The Wild Parrots of Telegraph Hill

The wild parrots of Telegraph Hill rose to fame in 2003 when a documentary was released about the flock and their unofficial caretaker, Mark Bittner. Bittner was living in an apartment on exclusive Telegraph Hill rent-free in San Francisco at the time. The birds are officially known as Mitred parakeets or Mitred Conures. They are part of the parrot species.

Bittner's interactions with the birds are both amusing and heartwarming. Today the wild parrots have migrated to cover many neighborhoods in San Francisco including nearby suburbs.

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About the Parrots

  • The San Francisco flock
  • The documentary
  • The Parrots extend their reach

The San Francisco flock

It is not clear as to exactly when the San Francisco flock of birds originally appeared. It is thought that they came over on a ship or were escaped pets in the early 1990s. The original red-headed conures were said to have bred with a mitred conure female in 1995. The offspring were both red-headed and blue-headed birds. One blue-headed bird in particular, named Connor, is featured in the documentary, “The Wild Parrots of Telegraph Hill.” The birds are not thought to migrate and remain in the area year-round. The flock does break down into smaller groups during breeding season.

The documentary

The documentary film, “The Wild Parrots of Telegraph Hill,” came out in 2003. Julie Irving directed it. She also produced it, did the cinematography and edited the movie. The film was one of the top 25 grossing documentaries ever released theatrically. In 2007 it became nationally known when it was broadcast on the PBS series, “Independent Lens.” Individual donors funded the movie project privately. Chris Michie, who was a guitarist with Van Morrisson, wrote the music from the film. Unemployed at the time, Bittner used his resources and skills well to interact with and write about the birds.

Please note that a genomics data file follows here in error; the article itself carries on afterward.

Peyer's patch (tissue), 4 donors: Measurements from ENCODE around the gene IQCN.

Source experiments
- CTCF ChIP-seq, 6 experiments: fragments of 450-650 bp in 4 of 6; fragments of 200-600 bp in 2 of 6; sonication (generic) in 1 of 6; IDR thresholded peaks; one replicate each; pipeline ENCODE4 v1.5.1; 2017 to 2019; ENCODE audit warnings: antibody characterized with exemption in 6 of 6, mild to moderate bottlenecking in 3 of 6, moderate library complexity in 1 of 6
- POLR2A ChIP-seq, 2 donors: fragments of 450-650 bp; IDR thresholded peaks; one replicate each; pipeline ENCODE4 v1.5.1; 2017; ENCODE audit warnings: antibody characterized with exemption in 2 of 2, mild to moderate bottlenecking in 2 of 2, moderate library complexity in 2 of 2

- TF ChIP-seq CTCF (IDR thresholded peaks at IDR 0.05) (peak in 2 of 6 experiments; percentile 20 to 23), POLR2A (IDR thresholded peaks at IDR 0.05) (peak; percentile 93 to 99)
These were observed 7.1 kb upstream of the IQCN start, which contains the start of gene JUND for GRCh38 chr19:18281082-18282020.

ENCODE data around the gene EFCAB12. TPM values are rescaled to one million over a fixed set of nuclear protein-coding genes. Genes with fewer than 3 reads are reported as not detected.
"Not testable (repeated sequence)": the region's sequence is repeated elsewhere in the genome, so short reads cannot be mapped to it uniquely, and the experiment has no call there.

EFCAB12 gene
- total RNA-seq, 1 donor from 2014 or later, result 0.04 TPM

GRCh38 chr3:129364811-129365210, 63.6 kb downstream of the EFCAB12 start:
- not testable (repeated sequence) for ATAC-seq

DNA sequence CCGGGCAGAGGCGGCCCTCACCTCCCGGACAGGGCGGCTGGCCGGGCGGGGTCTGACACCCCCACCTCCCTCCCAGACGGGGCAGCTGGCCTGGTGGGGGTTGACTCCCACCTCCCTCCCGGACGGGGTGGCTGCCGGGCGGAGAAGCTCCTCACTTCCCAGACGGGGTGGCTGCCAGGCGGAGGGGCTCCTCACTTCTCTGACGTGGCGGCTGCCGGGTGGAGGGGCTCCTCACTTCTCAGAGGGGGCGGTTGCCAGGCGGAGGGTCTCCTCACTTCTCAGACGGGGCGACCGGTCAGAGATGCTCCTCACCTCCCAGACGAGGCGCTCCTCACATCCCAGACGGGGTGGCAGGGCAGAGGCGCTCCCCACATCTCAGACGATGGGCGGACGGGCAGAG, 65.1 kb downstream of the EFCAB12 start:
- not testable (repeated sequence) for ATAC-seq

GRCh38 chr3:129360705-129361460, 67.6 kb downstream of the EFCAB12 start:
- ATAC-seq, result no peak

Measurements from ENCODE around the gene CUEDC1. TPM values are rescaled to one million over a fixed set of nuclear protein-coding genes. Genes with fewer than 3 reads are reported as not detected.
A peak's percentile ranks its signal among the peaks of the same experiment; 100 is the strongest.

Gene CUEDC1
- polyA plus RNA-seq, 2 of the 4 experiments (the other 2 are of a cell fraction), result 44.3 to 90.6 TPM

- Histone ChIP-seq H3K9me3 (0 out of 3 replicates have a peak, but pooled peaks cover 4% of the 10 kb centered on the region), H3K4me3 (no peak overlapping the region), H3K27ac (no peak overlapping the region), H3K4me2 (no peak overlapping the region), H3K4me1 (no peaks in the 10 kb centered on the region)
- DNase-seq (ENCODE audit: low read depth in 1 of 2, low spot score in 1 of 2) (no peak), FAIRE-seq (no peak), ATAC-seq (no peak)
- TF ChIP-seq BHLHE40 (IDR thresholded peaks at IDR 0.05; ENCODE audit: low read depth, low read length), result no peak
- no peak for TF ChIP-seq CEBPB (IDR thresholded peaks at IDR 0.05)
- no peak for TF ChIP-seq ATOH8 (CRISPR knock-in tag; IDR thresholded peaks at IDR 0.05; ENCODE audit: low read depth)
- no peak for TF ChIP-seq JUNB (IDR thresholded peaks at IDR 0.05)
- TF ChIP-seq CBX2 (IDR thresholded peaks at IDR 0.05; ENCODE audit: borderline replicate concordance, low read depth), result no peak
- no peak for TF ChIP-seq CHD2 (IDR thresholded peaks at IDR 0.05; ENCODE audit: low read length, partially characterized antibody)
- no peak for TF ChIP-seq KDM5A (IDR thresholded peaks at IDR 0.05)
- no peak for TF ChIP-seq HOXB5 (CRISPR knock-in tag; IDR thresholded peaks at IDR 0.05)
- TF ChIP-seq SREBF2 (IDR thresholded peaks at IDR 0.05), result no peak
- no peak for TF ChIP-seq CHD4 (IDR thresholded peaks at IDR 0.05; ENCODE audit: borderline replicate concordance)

Bittner also published the book, “The Wild Parrots of Telegraph Hill.” It was based upon a 1500-page diary he kept about the time he spent with the flock.

The Parrots extend their reach

Now the wild parrots can be seen all over San Francisco. The original flock has extended its reach to many of the city's neighborhoods and the suburbs. An article in The Huffington Post includes video of the birds as far away as Brisbane, Ca. to the south. There are thought to be at least 200 birds total actually in San Francisco today.

In addition to the original flock of about 100 birds, there are actually several populations today. The wild parrots can also be found in both cities of Palo Alto and Sunnyvale in the San Francisco Bay area.

The Wild Parrots of Telegraph Hill

The Wild Parrots of Telegraph Hill are amazing birds and their story is just as impressive. Their red or blue heads and brightly colored green body feathers really stand out against the often foggy, grey background of San Francisco. Look for them next time you pay a visit to San Francisco and listen for their distinctive cackle coming from the nearby treetops.

The Wild Parrots of Telegraph Hill: http://en.wikipedia.org/wiki/The_Wild_Parrots_of_Telegraph_Hill

Mitred Parakeet http://en.wikipedia.org/wiki/Mitred_Parakeet

Mark Bittner - The Wild Parrots of Telegraph Hill http://www.markbittner.net/

Wild Parrots Of Telegraph Hill Spread To San Francisco Suburbs http://www.huffingtonpost.com/2012/02/28/wild-parrots-of-telegraph-hill_n_1308136.html

Images

Image cc Wikimedia Commons


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